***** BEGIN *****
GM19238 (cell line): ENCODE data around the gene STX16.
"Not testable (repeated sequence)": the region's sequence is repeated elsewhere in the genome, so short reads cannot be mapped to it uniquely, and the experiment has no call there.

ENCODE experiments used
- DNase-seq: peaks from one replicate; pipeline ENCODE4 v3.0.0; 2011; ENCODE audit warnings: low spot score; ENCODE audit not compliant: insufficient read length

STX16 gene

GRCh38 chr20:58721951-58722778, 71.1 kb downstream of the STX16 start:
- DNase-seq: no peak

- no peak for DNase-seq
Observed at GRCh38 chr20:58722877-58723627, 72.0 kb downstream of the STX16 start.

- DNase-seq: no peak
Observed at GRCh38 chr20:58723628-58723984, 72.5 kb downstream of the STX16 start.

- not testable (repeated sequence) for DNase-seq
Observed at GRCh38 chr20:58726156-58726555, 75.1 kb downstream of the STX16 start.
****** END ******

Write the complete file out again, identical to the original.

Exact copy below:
GM19238 (cell line): ENCODE data around the gene STX16.
"Not testable (repeated sequence)": the region's sequence is repeated elsewhere in the genome, so short reads cannot be mapped to it uniquely, and the experiment has no call there.

ENCODE experiments used
- DNase-seq: peaks from one replicate; pipeline ENCODE4 v3.0.0; 2011; ENCODE audit warnings: low spot score; ENCODE audit not compliant: insufficient read length

STX16 gene

GRCh38 chr20:58721951-58722778, 71.1 kb downstream of the STX16 start:
- DNase-seq: no peak

- no peak for DNase-seq
Observed at GRCh38 chr20:58722877-58723627, 72.0 kb downstream of the STX16 start.

- DNase-seq: no peak
Observed at GRCh38 chr20:58723628-58723984, 72.5 kb downstream of the STX16 start.

- not testable (repeated sequence) for DNase-seq
Observed at GRCh38 chr20:58726156-58726555, 75.1 kb downstream of the STX16 start.